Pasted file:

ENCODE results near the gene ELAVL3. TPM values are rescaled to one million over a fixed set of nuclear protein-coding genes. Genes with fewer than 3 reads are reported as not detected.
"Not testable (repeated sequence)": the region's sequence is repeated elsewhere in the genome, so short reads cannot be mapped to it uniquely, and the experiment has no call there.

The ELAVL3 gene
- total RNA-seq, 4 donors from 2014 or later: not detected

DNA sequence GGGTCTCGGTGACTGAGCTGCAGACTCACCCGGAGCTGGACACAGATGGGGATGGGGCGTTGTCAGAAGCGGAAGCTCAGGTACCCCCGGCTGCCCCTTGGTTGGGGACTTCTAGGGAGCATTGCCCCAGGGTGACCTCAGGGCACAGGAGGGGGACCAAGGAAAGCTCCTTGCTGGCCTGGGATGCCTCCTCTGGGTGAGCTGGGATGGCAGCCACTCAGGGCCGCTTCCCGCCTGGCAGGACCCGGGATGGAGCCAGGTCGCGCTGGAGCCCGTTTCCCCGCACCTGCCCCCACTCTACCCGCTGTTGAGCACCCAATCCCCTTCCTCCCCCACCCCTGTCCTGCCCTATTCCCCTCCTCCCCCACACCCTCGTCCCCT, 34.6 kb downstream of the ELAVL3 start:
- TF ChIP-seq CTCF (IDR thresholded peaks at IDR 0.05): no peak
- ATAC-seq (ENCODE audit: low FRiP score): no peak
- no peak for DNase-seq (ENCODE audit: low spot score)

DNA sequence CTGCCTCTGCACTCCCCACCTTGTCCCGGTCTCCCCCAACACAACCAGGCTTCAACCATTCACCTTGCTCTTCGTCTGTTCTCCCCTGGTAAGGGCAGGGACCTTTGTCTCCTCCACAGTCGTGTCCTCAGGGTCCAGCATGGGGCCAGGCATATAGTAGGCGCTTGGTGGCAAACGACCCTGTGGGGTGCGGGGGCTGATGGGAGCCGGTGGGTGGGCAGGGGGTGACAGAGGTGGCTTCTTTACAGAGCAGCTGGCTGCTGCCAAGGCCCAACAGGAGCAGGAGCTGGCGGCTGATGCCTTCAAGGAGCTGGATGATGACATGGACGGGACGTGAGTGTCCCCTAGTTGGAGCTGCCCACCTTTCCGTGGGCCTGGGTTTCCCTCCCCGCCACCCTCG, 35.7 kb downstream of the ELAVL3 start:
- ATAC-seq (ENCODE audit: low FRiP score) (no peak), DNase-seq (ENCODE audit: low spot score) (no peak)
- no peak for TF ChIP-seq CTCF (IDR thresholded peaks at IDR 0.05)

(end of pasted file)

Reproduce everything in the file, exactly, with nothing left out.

ENCODE results near the gene ELAVL3. TPM values are rescaled to one million over a fixed set of nuclear protein-coding genes. Genes with fewer than 3 reads are reported as not detected.
"Not testable (repeated sequence)": the region's sequence is repeated elsewhere in the genome, so short reads cannot be mapped to it uniquely, and the experiment has no call there.

The ELAVL3 gene
- total RNA-seq, 4 donors from 2014 or later: not detected

DNA sequence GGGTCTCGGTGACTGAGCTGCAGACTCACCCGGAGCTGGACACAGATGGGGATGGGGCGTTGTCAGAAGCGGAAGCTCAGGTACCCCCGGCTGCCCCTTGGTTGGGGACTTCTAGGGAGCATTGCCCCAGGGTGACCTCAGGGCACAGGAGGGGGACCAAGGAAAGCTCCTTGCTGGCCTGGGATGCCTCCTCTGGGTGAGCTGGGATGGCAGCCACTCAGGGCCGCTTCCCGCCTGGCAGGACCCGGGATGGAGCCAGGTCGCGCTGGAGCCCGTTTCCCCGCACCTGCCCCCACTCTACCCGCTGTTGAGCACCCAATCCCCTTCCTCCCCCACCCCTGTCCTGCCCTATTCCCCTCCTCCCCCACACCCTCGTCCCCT, 34.6 kb downstream of the ELAVL3 start:
- TF ChIP-seq CTCF (IDR thresholded peaks at IDR 0.05): no peak
- ATAC-seq (ENCODE audit: low FRiP score): no peak
- no peak for DNase-seq (ENCODE audit: low spot score)

DNA sequence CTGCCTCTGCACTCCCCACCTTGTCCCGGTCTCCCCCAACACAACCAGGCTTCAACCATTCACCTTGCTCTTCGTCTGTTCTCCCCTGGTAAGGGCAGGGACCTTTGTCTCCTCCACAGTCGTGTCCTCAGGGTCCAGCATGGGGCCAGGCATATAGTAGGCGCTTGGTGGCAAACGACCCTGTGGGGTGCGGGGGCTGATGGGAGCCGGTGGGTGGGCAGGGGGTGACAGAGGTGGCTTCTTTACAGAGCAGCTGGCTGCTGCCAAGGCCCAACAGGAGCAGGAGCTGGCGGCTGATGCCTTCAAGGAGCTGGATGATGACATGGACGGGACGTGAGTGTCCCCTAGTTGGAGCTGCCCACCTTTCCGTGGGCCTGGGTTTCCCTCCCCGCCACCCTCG, 35.7 kb downstream of the ELAVL3 start:
- ATAC-seq (ENCODE audit: low FRiP score) (no peak), DNase-seq (ENCODE audit: low spot score) (no peak)
- no peak for TF ChIP-seq CTCF (IDR thresholded peaks at IDR 0.05)